Eclectic house and techno from an essential Lisbon artist.
For magickal spotters, this is the Nuit of Aleister Crowley's spiritual philosophy, though the lack of additional references to this rich seam of symbolism makes the theme feel threadbare. Still, fittingly enough for an echo of ancient history, Rodrigues has doubled down on vintage sounds to produce a set of tracks sequenced to "wax and wane like the moon." A good proportion of the album's 11 cuts are geared for the floor, channeling the raw euphoria of early house and techno with liberal use of harsh claps, roughed-up basslines and big acid burps. "Ode To Nuit," 'Shakti" and the brilliantly deranged "Genesis" all share a no-frills, machinic intensity. Combined with the album's theme and cover art—depicting an Eye Of Horus and an Egyptian ankh—it's hard not to hear the influence of Hieroglyphic Being, who owns the trademark on the fusion of gnarly acid house and Kemetic symbolism.
These retro adventures in acid and techno wouldn't be of huge interest were they not interspersed with more eclectic material, reflecting Rodrigues' agility as a DJ, capable of moving freely between four-on-the-floor and the wider world of broken and syncopated rhythms. That skill was on display in his Angel Heart EP from earlier this year, an undeniably contemporary buffet of booty-hefting breaks, full-fat kicks, Afro-Latin percussion and mixed-up rhythms. Nuit, in contrast, feels more reverent. There's a certain archival flavour to the tracklist—an electro one, a techno one, even a Balearic one as he dips into Italo bliss on "No Body"—which is well suited to the Dark Entries catalogue, with its focus on vintage represses. It could even be read as a subtle tribute to Rodrigues' early days as a DJ, playing records at Incognito, a punky spot in the centre of Lisbon where weekday nights offered obscure Italo and electro.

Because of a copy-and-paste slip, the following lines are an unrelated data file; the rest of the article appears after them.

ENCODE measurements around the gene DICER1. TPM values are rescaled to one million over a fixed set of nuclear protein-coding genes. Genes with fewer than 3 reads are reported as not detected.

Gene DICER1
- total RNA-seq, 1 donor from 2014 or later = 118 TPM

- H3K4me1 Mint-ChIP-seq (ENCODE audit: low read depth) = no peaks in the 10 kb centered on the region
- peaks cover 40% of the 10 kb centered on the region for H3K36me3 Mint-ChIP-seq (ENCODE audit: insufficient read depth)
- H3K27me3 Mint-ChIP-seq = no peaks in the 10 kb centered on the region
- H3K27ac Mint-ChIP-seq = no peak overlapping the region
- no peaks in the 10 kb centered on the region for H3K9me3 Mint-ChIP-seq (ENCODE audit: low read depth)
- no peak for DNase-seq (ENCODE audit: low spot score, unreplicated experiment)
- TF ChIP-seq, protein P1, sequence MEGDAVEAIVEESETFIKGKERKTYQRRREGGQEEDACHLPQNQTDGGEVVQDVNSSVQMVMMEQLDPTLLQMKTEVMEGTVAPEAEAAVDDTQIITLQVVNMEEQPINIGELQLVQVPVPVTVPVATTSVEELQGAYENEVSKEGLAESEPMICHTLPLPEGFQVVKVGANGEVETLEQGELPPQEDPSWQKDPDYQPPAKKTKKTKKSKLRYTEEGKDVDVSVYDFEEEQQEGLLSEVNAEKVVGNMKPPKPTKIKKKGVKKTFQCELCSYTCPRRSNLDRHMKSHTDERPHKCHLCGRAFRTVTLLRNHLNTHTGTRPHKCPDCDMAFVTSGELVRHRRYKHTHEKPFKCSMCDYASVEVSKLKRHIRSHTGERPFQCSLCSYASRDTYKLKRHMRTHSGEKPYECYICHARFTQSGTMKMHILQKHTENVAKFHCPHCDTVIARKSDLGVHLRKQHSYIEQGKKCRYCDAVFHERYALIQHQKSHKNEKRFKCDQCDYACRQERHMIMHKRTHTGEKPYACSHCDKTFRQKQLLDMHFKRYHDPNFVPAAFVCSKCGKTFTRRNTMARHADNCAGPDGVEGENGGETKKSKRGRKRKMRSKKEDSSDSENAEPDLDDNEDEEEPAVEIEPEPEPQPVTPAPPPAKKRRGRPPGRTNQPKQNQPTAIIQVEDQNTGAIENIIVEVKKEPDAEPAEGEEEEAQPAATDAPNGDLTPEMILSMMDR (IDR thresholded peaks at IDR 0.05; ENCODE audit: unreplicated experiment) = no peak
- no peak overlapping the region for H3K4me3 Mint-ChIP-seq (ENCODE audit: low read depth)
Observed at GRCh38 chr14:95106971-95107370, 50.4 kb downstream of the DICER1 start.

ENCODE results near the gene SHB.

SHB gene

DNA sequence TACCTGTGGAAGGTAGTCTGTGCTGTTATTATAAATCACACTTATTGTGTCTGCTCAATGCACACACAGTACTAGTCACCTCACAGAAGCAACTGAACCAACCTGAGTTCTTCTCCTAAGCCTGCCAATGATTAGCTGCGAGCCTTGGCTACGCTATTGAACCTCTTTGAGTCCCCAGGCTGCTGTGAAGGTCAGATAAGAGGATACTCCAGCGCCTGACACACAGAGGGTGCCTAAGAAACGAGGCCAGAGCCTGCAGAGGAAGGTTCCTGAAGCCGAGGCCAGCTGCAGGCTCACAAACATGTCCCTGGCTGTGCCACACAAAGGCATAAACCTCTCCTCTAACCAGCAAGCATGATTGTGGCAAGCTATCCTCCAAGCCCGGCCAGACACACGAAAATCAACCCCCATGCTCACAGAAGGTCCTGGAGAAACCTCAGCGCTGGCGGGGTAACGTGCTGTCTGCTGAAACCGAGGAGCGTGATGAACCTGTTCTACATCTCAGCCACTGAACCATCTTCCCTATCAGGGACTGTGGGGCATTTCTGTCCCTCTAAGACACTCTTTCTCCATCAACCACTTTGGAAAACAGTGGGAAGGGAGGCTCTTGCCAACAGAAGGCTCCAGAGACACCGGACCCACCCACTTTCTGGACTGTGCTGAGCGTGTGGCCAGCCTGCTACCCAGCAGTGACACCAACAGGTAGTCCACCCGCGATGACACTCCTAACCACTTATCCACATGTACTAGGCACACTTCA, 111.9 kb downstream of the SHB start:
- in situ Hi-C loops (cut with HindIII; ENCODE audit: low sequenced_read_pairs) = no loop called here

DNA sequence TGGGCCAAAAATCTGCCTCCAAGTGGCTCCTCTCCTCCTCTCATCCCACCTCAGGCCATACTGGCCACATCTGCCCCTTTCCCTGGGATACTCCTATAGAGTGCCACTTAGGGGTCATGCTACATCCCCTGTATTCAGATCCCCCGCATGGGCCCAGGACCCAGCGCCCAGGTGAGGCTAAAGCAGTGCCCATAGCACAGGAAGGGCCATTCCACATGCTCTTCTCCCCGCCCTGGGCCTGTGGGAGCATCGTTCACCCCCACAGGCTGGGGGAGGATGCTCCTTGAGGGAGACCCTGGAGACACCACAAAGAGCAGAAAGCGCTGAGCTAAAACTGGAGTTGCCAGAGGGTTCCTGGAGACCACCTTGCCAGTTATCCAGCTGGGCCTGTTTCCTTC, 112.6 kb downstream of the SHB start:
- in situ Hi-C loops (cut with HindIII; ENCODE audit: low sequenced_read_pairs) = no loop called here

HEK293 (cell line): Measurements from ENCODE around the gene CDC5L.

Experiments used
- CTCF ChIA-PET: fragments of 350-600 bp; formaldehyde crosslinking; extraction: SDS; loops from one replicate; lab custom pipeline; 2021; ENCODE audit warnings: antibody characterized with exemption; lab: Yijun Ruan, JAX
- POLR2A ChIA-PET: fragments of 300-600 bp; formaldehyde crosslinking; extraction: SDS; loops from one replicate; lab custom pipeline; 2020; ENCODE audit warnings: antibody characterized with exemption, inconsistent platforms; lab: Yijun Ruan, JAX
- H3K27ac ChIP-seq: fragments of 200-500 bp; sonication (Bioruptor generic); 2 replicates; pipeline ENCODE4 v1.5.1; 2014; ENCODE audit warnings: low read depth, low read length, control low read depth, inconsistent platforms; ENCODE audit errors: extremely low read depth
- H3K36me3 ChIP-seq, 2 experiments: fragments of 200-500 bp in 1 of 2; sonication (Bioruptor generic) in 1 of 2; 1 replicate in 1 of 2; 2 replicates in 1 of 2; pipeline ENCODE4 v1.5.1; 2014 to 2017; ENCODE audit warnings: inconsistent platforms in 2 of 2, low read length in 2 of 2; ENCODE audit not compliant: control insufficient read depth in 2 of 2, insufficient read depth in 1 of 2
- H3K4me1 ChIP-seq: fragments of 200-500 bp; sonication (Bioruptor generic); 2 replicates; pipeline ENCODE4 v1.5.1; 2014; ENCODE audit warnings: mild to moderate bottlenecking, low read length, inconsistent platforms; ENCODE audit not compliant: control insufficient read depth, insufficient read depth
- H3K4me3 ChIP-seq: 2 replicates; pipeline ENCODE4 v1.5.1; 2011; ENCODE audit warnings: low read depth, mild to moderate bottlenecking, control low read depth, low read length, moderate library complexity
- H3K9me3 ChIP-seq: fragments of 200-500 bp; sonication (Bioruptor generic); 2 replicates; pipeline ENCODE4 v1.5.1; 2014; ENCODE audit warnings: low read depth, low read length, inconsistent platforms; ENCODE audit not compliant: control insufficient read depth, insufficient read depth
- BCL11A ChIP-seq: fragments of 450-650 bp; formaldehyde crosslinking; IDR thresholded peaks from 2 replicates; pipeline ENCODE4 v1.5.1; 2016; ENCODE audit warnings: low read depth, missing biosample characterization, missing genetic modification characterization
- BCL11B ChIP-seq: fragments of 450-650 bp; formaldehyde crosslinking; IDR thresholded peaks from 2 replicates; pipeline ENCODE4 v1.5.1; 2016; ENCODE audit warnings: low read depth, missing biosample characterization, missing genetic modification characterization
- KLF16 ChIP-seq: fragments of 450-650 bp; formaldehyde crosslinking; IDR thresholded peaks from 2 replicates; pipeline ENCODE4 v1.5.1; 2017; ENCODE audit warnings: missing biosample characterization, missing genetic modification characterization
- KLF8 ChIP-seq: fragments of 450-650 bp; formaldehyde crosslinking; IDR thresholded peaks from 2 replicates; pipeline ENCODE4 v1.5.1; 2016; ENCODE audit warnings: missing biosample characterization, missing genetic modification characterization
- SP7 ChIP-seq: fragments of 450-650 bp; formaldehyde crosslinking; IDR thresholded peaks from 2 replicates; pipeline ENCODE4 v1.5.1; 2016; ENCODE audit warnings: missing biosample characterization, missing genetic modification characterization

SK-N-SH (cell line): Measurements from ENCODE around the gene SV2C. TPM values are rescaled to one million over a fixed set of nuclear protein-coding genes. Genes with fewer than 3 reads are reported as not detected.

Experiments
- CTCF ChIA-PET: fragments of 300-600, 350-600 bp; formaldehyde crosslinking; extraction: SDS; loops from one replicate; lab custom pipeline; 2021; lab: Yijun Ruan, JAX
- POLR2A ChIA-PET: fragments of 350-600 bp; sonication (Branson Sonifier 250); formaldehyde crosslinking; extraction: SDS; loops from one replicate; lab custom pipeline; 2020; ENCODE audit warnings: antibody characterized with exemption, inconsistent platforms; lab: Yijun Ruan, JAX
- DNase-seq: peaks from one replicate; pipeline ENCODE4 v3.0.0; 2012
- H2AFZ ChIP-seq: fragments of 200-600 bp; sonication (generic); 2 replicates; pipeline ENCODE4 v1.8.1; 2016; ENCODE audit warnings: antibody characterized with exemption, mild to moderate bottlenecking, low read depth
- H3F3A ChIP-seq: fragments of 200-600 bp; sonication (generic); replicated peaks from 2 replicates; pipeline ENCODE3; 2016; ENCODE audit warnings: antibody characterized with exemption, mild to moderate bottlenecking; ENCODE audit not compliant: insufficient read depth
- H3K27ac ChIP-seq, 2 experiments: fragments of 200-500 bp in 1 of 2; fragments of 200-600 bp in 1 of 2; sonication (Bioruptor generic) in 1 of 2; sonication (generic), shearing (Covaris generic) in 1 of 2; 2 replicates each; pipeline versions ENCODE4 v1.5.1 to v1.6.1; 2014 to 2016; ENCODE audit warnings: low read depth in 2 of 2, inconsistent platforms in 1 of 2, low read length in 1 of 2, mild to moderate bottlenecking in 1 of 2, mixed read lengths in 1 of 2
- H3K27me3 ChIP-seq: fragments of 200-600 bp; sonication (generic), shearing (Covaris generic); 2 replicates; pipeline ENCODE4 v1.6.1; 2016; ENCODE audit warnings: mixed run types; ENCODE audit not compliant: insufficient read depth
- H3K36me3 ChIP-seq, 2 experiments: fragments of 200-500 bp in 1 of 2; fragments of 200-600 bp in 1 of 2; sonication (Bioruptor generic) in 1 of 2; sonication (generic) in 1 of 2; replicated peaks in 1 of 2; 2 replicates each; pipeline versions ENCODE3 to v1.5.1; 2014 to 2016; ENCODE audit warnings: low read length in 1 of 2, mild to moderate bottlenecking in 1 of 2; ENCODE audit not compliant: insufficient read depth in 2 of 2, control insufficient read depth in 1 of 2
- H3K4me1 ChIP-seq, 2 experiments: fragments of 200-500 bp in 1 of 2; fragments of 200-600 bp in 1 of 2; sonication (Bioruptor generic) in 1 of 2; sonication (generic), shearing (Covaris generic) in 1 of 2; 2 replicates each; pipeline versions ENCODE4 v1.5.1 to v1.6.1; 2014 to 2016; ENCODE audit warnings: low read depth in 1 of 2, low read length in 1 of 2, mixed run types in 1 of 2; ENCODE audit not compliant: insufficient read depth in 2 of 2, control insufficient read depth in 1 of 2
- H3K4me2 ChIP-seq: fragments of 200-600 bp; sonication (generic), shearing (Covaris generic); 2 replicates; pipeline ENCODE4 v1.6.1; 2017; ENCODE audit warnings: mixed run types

Nuit doesn't have the cutting-edge bluster of Photonz's best singles—the rackety rave of "1551" remains unbeatable, for me. But between moments like "Genesis," which tumbles through a psychedelic wormhole in the album's closing minutes, and the dreamy, cumbia-inflected daze of "Celestial Palace," there's no shortage of vision. Disregard the meagre conceptual hook and Nuit is a solid showing—an eclectic and well-sequenced hour on the dance floor from an artist who deserves a bigger profile.